Here’s another post from me with my thoughts. Original post is by Golden Tree in WA state.
Posted 12 May 2017 – 07:12 PM
I’m interested in joining the world of Mini’s and Shetlands but I have a few questions. First scurry driving looks like a lot of fun but where can I watch and get more information about driving mini’s in general? I’d like to get some first hand training, discussion, and try it on for size so to speak.
Another question, I do a lot of backcountry hiking and have pack goats that go with me mainly as companions but to take a little weight of my back too, I’m interested in the idea of adding a shetland to my string but how hardy are they? Are they sturdy enough to navigate rugged terrain through mountains, and could there hooves handle it? The trails I’m considering are ridden by horses, mules and donkeys so larger equines are capable. I know it’s an odd question but I’m throwing it out there to trainers, breeders, and enthusiast to gather information.
Please no criticism or judgment, also I’m strictly speaking of shetlands, no donkey’s, mules, or riding mounts, for personal reasons.
Posted 14 May 2017 – 09:30 AM
WELCOME TO THE FORUMs!!!
Well, Shetlands originated on/in the Shetland Isles and there they still live out often in the wild – in the rocks, browsing/grazing much as goats do. Buffeted by the winds off of their coasts. The first shetlands imported to the USA often were used as “Pit Ponies” – the ponies that went into the mines and pulled the carts that were filled with coal.
Today’s Shetlands in the USA are/can be different due to American’s love to change/IMPROVE everything we touch. Many of today’s Shetlands are bred too refined and “hot” and reactive making them pretty and suitable for the show ring but not for the task(s) that you describe. That said, there are still many breeders out there that have the heavier set, easily adaptable Shetland that will and can still do well in the setting you are talking about. Shetlands can carry more than the goats HOWEVER, they do not “bound” from rock to rock or platform to platform that a goat can/will. They will also eat differently than the goat does – possibly requiring different feed to be carried while you are packing out Besides using the canvas type bag packs, you can use the packsaddles sized for mini’s and ponies – allowing for a much larger amount of supplies and eating stuffs. Most trails that a goat or any other equid can navigate can be navigated by a Shetland and a sound, healthy Shetland should have no problems with their hooves in such a situation.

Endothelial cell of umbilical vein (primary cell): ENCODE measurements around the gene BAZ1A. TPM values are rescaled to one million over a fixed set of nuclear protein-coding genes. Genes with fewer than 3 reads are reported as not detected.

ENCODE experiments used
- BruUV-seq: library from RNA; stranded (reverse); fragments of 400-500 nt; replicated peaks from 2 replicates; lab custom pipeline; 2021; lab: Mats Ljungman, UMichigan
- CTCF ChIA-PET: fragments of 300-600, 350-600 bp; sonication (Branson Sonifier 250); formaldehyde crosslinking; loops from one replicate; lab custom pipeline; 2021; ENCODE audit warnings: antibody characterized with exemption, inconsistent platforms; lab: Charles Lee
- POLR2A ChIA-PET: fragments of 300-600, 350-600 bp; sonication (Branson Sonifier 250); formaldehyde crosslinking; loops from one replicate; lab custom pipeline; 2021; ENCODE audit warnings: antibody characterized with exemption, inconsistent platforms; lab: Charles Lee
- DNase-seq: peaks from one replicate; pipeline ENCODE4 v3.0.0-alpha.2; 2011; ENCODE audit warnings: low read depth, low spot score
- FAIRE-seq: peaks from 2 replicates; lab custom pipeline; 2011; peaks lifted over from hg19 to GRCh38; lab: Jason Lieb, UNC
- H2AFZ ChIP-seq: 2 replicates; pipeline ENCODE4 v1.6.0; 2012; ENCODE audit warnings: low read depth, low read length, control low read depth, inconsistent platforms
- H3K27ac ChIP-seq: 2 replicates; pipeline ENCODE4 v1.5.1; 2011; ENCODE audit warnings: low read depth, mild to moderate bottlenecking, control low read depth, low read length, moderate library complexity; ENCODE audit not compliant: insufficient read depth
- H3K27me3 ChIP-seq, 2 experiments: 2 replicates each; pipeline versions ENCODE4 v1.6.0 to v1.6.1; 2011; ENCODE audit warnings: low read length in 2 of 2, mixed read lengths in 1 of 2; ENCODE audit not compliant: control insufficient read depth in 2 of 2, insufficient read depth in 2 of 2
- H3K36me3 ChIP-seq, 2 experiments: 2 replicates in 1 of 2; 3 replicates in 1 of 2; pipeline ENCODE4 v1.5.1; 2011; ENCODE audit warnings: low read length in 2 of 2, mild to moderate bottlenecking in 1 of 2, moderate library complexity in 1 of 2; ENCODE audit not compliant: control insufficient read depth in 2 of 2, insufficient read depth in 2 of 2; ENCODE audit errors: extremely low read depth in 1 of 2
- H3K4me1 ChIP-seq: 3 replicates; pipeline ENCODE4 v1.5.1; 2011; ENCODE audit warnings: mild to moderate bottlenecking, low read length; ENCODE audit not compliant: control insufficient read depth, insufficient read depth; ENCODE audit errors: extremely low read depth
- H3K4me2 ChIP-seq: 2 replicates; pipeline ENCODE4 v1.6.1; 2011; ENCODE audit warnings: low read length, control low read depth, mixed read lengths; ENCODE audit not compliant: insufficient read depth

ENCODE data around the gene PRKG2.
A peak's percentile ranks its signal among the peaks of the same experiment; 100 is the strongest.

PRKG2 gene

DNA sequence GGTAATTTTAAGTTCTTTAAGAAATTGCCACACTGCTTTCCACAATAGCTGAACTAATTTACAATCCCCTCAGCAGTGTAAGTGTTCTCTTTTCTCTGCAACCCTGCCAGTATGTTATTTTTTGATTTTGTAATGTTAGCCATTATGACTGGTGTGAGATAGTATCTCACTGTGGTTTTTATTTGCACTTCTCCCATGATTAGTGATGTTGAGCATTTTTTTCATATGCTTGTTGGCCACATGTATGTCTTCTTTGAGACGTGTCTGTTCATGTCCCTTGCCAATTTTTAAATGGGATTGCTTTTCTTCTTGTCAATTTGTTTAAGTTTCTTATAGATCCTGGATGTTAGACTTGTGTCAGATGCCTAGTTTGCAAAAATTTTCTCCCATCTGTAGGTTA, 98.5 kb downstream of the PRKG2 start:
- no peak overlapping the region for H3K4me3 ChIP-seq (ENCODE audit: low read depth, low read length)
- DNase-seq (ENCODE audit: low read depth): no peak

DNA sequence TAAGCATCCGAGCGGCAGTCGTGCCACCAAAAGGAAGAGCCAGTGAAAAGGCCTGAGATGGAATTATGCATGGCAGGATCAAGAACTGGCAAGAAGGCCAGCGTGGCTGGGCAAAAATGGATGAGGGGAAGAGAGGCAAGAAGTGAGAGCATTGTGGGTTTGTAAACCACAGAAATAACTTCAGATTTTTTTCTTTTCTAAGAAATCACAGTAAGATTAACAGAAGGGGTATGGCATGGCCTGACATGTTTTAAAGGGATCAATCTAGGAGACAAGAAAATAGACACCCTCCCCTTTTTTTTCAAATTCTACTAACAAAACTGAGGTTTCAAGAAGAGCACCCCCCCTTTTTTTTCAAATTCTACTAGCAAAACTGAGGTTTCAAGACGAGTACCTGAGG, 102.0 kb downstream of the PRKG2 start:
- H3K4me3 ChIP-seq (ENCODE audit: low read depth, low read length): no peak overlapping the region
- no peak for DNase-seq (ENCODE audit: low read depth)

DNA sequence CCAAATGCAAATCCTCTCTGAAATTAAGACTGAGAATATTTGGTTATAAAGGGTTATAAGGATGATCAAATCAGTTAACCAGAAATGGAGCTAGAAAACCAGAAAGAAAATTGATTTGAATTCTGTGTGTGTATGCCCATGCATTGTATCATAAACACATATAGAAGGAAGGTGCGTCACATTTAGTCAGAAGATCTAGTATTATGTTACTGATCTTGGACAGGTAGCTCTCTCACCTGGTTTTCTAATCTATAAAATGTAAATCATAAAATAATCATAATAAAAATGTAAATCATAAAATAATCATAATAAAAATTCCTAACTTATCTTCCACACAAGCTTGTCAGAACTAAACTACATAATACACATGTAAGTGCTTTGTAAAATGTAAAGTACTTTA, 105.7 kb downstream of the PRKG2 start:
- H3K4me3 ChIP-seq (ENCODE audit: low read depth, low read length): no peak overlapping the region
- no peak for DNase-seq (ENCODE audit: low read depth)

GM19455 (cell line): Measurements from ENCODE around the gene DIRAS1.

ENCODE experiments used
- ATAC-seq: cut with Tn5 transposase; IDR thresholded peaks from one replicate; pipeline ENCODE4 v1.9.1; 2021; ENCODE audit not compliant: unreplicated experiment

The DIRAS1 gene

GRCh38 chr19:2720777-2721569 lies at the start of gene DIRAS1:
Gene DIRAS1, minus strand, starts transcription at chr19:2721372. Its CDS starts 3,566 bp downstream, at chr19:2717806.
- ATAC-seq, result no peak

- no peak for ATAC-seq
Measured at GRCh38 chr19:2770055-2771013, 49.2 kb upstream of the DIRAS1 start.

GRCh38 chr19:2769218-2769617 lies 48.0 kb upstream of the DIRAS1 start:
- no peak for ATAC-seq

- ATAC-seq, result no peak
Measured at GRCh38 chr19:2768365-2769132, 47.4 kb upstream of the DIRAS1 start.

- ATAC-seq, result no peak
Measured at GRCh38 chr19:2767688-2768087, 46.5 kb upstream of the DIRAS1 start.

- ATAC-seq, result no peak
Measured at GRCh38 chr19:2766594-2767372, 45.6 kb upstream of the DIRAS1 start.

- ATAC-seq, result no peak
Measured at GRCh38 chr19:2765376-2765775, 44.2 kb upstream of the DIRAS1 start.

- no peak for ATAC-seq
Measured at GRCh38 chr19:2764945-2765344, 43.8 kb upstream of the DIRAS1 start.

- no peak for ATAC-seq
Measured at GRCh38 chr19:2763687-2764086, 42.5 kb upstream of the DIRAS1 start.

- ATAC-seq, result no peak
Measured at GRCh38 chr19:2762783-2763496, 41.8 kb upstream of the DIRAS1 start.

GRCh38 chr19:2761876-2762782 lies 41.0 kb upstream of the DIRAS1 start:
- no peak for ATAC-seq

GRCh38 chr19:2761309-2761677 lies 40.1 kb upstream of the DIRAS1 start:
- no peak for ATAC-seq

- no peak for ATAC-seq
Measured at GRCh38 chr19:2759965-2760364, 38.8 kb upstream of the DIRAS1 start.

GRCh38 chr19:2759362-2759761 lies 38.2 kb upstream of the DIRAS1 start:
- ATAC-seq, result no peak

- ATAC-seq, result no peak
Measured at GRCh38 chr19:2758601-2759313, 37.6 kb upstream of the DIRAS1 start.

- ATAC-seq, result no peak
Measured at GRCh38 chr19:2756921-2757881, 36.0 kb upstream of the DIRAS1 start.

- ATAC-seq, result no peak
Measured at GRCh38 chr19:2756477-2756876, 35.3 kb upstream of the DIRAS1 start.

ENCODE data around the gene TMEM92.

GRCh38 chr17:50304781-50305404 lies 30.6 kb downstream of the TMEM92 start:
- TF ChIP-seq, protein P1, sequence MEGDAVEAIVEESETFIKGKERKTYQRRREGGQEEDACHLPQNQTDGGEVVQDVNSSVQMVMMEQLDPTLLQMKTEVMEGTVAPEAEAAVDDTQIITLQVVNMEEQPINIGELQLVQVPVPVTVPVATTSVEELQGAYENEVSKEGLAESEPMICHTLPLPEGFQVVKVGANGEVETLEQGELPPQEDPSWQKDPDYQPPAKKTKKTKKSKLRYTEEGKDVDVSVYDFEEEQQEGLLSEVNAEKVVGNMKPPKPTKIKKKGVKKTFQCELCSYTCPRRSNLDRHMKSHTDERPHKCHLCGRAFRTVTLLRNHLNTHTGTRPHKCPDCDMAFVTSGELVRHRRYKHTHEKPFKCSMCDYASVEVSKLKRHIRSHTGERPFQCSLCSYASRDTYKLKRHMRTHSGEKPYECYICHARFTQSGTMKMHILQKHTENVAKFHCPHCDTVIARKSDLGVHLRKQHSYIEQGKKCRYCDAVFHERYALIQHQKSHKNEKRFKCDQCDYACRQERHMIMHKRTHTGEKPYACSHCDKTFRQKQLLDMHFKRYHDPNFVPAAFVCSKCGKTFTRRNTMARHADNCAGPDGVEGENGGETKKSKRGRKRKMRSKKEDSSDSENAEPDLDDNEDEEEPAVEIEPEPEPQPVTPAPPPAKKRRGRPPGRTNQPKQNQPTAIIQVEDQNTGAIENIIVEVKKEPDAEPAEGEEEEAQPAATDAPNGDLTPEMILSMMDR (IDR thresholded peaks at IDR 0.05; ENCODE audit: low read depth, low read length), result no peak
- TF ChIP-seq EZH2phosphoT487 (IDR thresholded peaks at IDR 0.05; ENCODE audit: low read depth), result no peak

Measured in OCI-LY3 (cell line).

Only you can decide what you are looking for in a walking companion. YES, Shetlands do well as hiking companions and there used to be several people on this forum that have had them for that use – even with the packs like you are suggesting.
We’ve never used ours quite that way – but have had children ride them (out on trail rides the pony not only carried a saddle and the youngster, but also either individual bottles of drink &/or saddlebags loaded with goodies and supplies for pitstops, clean up and snacks) – unfortunately I have no pictures of our purebred, smaller Shetlands with saddles/packs while trail riding. We have also used ours for “logging” (dragging tree limbs, cut tree trunks, brush) and pulling draft horse sized equipment (for short times) and other equipment sized more for them (ATV & small garden tools work well or custom made) – for dragging pastures, moving manure and plowing/disking for field planting prep.
Our Shetlands range in size from 36″ to 44″ at the withers in height.
Can I ask what state you reside in? We may be able to direct you towards owners that have appropriate Shetlands to visit.
When she stated they were in Washington state, I responded –
Go to Cherry-Hill ponies!!! They have what you are looking for and if she doesn’t, I bet she can help you locate what you are looking for. Right now she doesn’t show any ponies for sale, but usually has some later in the year – after foaling.